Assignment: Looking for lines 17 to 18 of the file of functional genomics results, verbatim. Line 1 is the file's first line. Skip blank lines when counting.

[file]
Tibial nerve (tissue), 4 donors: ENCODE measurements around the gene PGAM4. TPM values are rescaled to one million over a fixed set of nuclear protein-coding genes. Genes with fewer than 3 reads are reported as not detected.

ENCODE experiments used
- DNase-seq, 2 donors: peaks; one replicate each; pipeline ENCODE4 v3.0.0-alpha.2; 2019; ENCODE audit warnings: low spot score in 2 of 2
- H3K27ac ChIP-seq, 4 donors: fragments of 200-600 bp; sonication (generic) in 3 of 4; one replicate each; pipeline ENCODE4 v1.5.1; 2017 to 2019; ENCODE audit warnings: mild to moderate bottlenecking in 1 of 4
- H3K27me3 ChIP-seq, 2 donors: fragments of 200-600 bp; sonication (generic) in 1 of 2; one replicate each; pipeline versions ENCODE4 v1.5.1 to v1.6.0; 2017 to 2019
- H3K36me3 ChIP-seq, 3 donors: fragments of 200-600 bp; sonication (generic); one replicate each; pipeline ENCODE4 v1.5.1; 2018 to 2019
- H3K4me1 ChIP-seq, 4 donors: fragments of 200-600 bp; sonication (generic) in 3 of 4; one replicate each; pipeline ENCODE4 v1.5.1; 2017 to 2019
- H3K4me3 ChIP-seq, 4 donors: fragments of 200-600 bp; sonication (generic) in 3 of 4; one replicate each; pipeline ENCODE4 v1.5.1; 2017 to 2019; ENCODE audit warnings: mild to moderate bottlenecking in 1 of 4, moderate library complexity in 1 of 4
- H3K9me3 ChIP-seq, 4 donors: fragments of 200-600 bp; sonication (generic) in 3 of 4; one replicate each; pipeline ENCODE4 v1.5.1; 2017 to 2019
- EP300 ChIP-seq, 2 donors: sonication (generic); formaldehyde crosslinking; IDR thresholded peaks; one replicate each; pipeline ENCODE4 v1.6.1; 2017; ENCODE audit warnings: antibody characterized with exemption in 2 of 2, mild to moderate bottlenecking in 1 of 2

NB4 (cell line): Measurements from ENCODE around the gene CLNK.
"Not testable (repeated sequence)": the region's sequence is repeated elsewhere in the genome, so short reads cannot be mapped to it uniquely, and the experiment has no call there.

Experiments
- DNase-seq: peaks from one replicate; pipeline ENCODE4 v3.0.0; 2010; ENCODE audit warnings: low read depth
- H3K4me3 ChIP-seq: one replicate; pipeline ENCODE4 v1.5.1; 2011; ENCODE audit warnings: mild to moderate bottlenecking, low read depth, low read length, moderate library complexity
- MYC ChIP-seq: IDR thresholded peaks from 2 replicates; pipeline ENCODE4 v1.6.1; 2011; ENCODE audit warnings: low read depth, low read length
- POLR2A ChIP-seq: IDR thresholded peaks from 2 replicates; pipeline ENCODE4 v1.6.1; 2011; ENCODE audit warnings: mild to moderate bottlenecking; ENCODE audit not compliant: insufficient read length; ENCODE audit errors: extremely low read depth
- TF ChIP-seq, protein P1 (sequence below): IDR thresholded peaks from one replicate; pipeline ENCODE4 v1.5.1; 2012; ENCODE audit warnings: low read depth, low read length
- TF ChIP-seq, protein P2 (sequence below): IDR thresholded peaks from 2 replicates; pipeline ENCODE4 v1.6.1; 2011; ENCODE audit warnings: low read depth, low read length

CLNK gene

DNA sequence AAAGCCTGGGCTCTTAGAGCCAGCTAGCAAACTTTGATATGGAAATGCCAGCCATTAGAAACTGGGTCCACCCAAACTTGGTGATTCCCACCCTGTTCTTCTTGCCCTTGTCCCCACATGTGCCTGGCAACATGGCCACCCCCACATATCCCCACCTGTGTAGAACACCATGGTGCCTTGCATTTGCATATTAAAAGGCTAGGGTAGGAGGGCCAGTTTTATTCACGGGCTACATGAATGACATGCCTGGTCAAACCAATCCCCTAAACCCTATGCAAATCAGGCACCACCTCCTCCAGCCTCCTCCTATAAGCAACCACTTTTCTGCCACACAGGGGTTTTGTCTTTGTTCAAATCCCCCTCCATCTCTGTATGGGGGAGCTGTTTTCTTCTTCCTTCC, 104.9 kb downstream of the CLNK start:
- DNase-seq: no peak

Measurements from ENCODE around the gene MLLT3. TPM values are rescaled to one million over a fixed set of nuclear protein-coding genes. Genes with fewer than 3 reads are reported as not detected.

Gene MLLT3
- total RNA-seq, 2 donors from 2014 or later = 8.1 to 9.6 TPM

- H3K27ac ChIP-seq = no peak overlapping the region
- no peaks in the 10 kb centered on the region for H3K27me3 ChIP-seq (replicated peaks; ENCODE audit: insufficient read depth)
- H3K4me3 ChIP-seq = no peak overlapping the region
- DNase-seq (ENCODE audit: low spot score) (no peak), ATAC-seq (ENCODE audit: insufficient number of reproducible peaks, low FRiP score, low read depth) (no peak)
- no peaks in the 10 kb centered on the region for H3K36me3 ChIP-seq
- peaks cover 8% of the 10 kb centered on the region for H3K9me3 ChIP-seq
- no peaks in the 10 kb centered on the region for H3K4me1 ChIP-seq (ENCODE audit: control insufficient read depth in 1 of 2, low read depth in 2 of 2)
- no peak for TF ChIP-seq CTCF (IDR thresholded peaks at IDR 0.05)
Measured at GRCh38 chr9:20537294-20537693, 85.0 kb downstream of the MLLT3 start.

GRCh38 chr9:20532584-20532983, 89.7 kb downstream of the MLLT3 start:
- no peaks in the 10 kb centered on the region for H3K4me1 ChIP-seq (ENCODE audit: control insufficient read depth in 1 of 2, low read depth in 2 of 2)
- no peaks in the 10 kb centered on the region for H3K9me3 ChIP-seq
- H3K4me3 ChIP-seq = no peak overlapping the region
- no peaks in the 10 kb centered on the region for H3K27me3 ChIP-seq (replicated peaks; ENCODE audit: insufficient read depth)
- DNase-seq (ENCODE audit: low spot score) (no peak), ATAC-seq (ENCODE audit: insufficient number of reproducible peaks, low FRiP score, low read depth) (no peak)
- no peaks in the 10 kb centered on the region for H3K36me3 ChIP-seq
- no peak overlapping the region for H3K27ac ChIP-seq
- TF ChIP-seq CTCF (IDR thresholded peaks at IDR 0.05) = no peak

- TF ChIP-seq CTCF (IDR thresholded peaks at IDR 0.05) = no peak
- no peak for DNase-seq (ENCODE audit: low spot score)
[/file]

- POLR2A ChIP-seq: IDR thresholded peaks from 2 replicates; pipeline ENCODE4 v1.6.1; 2011; ENCODE audit warnings: mild to moderate bottlenecking; ENCODE audit not compliant: insufficient read length; ENCODE audit errors: extremely low read depth
- TF ChIP-seq, protein P1 (sequence below): IDR thresholded peaks from one replicate; pipeline ENCODE4 v1.5.1; 2012; ENCODE audit warnings: low read depth, low read length